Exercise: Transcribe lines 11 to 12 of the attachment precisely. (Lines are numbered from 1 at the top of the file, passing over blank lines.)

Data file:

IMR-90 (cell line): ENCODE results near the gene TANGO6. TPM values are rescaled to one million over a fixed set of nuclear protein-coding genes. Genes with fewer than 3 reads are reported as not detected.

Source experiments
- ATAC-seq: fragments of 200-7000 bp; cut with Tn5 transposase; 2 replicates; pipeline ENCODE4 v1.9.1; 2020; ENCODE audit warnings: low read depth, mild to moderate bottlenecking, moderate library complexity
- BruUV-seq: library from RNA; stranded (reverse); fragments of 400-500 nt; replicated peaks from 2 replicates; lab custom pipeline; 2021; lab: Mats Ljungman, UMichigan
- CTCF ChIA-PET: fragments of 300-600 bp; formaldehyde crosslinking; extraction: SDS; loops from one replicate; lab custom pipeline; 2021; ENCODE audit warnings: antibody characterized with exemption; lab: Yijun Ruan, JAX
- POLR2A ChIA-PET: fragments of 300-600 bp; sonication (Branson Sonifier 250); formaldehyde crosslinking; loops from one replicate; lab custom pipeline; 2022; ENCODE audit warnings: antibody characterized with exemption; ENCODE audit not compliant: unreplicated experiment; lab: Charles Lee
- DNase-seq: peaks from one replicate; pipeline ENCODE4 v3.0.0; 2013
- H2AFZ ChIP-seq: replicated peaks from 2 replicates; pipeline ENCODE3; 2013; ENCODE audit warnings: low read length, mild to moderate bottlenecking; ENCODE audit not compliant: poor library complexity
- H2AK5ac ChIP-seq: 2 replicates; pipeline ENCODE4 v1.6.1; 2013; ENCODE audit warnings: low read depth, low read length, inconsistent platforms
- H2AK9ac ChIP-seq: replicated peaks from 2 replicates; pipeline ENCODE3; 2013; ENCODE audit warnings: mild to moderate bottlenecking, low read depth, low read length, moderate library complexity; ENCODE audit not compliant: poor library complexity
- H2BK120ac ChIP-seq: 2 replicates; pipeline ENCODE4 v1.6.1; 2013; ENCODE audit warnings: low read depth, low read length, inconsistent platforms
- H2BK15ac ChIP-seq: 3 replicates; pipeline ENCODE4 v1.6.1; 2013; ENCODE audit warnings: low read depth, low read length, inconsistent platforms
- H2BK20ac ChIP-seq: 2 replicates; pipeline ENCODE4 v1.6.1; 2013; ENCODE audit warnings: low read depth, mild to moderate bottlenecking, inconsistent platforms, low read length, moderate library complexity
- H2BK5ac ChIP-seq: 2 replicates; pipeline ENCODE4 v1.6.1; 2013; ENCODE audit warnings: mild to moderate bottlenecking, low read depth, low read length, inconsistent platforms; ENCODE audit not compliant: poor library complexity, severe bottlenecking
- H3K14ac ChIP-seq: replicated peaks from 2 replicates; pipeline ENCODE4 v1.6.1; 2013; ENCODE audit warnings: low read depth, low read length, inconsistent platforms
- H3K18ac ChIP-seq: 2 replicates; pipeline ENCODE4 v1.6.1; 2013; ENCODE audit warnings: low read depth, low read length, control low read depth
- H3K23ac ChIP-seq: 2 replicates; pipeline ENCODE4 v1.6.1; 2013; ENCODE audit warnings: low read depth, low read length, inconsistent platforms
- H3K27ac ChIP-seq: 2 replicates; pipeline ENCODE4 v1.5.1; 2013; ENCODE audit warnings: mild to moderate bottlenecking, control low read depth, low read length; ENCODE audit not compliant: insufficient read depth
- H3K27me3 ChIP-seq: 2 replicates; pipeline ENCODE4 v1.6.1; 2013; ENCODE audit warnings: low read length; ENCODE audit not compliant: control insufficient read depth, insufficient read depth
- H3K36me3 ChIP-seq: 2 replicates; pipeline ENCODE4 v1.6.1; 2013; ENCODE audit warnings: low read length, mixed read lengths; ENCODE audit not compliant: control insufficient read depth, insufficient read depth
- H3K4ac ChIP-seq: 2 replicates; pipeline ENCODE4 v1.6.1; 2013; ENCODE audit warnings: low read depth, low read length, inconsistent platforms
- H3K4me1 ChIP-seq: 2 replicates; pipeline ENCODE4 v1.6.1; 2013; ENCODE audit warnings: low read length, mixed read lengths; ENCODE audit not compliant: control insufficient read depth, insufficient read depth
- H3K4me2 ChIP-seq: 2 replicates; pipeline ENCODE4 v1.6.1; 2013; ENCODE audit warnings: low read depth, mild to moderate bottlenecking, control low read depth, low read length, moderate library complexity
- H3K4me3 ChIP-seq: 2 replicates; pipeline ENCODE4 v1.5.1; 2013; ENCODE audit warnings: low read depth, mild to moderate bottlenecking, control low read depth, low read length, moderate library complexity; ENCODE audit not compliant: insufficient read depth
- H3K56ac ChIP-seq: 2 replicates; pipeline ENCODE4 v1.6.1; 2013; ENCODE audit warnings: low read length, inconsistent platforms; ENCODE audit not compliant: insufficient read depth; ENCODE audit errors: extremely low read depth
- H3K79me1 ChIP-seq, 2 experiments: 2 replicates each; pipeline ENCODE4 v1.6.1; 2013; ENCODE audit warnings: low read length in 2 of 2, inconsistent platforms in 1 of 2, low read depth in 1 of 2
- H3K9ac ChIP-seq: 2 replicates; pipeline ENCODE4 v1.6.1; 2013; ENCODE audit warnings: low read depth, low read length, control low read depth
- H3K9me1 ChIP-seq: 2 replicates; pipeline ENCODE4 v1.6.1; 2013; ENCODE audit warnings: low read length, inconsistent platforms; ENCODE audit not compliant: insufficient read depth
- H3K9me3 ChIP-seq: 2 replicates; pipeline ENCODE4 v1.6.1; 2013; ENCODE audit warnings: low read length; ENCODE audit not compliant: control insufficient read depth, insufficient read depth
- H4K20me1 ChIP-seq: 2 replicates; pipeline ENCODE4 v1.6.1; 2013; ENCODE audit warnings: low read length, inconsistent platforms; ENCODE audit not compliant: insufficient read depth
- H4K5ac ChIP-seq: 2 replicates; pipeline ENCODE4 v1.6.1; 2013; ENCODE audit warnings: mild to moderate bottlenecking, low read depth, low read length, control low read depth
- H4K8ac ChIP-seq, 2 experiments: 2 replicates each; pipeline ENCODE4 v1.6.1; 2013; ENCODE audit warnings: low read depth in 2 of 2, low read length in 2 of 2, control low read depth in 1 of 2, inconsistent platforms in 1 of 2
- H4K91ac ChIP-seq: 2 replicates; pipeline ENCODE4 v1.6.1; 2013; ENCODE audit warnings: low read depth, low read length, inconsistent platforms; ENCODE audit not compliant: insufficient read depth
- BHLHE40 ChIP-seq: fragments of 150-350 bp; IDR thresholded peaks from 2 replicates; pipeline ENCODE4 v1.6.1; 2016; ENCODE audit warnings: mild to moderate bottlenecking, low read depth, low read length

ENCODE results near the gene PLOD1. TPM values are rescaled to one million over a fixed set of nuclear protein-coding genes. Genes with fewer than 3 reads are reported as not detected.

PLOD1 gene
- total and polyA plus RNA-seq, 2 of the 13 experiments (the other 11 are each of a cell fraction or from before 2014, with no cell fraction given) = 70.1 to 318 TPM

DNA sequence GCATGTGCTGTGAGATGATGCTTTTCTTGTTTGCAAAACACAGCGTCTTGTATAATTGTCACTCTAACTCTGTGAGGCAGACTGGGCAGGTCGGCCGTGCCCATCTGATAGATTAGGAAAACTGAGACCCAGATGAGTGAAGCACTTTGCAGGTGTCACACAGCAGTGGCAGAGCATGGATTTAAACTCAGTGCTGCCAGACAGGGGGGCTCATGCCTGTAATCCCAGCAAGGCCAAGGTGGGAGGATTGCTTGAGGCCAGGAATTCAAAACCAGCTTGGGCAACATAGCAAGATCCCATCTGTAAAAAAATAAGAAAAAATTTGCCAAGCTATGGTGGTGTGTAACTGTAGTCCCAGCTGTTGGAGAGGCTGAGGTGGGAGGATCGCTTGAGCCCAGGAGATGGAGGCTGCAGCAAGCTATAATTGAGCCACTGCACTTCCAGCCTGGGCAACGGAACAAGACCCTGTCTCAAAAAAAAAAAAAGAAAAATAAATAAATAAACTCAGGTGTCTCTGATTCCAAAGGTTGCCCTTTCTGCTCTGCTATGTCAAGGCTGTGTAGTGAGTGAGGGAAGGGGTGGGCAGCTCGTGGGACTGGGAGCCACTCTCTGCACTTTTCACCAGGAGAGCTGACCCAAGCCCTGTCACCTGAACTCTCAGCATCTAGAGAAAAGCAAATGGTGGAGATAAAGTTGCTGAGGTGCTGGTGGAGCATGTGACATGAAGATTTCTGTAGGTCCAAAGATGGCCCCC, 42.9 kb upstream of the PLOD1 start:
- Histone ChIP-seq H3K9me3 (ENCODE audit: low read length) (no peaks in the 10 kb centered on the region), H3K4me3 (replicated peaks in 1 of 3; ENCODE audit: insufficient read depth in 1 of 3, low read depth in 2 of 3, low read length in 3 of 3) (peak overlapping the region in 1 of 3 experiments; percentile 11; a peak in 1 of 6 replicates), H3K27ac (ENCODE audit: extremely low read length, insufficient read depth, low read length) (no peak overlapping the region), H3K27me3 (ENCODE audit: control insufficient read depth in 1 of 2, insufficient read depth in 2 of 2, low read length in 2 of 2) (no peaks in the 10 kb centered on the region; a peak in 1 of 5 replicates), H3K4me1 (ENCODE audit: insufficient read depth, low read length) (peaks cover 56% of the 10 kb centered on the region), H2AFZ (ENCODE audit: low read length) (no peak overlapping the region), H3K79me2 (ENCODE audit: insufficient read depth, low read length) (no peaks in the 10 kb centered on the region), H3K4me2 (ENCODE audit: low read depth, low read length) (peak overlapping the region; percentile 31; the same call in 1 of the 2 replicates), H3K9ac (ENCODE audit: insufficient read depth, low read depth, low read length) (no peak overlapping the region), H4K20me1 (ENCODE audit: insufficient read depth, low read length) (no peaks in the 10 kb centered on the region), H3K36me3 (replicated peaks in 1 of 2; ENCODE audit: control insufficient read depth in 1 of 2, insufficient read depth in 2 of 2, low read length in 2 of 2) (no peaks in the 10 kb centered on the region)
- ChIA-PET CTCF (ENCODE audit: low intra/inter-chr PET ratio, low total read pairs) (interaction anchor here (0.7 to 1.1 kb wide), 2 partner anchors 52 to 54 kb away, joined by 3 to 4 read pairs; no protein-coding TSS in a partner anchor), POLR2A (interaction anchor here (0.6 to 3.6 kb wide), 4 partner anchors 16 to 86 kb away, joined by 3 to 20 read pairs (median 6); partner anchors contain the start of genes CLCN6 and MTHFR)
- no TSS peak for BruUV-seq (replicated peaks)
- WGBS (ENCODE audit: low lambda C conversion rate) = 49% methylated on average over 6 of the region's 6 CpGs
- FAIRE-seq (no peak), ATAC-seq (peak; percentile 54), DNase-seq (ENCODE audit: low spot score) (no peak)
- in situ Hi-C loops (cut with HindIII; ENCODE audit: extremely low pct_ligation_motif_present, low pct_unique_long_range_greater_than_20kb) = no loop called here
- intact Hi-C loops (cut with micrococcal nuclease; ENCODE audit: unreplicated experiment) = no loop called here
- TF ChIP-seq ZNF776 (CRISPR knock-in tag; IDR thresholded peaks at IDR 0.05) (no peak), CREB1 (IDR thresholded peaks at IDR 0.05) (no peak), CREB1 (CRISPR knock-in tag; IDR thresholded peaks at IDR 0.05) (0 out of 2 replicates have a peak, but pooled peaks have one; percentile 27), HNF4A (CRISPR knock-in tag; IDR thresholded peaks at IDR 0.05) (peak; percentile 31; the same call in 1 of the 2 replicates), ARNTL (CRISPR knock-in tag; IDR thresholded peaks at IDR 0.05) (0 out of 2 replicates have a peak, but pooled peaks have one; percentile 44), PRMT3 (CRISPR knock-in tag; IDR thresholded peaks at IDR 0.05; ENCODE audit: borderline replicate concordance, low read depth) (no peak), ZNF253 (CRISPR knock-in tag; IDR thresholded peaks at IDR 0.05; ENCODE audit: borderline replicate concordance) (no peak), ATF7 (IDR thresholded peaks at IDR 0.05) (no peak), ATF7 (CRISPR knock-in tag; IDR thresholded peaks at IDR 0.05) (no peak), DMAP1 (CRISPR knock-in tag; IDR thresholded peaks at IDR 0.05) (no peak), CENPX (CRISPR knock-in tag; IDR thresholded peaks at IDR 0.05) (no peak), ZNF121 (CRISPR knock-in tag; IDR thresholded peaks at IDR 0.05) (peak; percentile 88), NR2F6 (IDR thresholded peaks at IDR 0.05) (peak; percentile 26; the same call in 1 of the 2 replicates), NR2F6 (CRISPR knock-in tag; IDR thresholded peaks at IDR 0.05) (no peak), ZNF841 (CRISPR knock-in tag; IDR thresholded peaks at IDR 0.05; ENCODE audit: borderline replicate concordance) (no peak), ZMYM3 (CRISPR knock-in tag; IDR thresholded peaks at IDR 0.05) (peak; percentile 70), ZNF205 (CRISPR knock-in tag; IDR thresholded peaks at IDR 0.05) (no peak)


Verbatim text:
- H2BK120ac ChIP-seq: 2 replicates; pipeline ENCODE4 v1.6.1; 2013; ENCODE audit warnings: low read depth, low read length, inconsistent platforms
- H2BK15ac ChIP-seq: 3 replicates; pipeline ENCODE4 v1.6.1; 2013; ENCODE audit warnings: low read depth, low read length, inconsistent platforms